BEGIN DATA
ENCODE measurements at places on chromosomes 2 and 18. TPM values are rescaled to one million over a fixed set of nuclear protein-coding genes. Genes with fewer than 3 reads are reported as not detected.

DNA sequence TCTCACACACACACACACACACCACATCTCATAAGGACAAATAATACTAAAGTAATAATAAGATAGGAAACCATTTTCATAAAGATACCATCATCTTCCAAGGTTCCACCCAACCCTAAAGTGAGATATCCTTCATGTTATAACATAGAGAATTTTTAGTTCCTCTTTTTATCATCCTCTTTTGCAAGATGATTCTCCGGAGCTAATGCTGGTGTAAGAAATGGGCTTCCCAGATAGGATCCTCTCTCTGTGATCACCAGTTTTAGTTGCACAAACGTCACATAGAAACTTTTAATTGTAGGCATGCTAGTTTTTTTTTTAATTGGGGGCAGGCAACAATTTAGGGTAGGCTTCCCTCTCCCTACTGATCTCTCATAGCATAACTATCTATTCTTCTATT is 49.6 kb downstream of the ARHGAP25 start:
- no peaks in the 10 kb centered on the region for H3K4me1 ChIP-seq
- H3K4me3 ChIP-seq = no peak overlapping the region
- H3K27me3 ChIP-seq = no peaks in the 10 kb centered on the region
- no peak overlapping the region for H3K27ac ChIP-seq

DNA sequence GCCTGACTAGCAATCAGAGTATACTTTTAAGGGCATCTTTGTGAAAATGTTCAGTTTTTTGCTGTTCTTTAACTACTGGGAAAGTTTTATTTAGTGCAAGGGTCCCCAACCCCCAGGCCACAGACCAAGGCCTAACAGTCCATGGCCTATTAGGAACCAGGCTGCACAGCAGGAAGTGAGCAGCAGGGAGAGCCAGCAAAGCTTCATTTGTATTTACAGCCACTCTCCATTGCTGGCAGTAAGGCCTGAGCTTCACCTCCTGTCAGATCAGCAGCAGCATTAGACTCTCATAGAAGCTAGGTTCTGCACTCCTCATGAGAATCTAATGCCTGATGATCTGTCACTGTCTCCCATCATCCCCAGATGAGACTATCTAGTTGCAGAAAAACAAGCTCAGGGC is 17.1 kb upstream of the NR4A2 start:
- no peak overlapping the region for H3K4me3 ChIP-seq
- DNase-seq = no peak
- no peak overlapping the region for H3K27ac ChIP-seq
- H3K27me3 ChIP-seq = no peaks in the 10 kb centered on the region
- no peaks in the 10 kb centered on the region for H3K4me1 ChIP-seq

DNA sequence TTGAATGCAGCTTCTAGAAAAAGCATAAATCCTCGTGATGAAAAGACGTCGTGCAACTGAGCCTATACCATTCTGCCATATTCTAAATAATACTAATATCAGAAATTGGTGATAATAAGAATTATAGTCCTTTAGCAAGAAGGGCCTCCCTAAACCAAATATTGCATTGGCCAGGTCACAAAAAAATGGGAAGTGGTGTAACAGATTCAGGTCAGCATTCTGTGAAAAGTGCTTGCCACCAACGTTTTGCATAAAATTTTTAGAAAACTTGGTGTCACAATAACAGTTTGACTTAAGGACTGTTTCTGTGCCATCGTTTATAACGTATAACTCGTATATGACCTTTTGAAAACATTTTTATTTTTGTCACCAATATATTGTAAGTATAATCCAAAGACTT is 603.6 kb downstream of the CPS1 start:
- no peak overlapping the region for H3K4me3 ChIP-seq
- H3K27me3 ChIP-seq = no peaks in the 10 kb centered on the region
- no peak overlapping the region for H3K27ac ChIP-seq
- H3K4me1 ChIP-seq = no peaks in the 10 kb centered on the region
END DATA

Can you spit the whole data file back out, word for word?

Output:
ENCODE measurements at places on chromosomes 2 and 18. TPM values are rescaled to one million over a fixed set of nuclear protein-coding genes. Genes with fewer than 3 reads are reported as not detected.

DNA sequence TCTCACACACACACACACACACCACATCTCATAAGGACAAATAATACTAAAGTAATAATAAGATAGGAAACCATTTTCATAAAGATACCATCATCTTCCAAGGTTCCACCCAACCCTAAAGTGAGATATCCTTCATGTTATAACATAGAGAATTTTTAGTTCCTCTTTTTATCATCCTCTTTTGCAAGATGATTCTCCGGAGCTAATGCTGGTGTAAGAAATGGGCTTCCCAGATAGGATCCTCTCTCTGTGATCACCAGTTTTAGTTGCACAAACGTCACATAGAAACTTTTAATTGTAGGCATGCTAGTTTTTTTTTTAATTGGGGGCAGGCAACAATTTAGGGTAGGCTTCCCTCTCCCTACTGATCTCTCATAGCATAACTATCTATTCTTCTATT is 49.6 kb downstream of the ARHGAP25 start:
- no peaks in the 10 kb centered on the region for H3K4me1 ChIP-seq
- H3K4me3 ChIP-seq = no peak overlapping the region
- H3K27me3 ChIP-seq = no peaks in the 10 kb centered on the region
- no peak overlapping the region for H3K27ac ChIP-seq

DNA sequence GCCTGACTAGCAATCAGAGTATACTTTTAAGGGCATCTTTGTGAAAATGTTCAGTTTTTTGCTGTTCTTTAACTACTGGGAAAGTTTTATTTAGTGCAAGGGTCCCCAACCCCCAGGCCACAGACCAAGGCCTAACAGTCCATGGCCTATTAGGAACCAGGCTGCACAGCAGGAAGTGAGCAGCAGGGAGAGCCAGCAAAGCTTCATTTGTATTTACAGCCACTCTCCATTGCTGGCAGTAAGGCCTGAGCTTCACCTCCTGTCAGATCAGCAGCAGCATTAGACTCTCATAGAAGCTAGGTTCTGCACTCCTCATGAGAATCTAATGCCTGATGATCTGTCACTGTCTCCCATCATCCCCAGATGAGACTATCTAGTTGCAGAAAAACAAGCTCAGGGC is 17.1 kb upstream of the NR4A2 start:
- no peak overlapping the region for H3K4me3 ChIP-seq
- DNase-seq = no peak
- no peak overlapping the region for H3K27ac ChIP-seq
- H3K27me3 ChIP-seq = no peaks in the 10 kb centered on the region
- no peaks in the 10 kb centered on the region for H3K4me1 ChIP-seq

DNA sequence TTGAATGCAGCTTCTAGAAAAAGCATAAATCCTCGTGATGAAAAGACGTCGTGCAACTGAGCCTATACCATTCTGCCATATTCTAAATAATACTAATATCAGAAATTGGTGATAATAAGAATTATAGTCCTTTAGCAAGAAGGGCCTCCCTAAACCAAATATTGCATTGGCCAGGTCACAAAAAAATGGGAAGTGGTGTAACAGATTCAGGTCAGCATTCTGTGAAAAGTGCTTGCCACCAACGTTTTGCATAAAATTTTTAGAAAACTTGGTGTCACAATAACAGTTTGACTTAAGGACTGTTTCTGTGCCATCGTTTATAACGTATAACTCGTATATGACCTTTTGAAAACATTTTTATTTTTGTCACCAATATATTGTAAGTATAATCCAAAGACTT is 603.6 kb downstream of the CPS1 start:
- no peak overlapping the region for H3K4me3 ChIP-seq
- H3K27me3 ChIP-seq = no peaks in the 10 kb centered on the region
- no peak overlapping the region for H3K27ac ChIP-seq
- H3K4me1 ChIP-seq = no peaks in the 10 kb centered on the region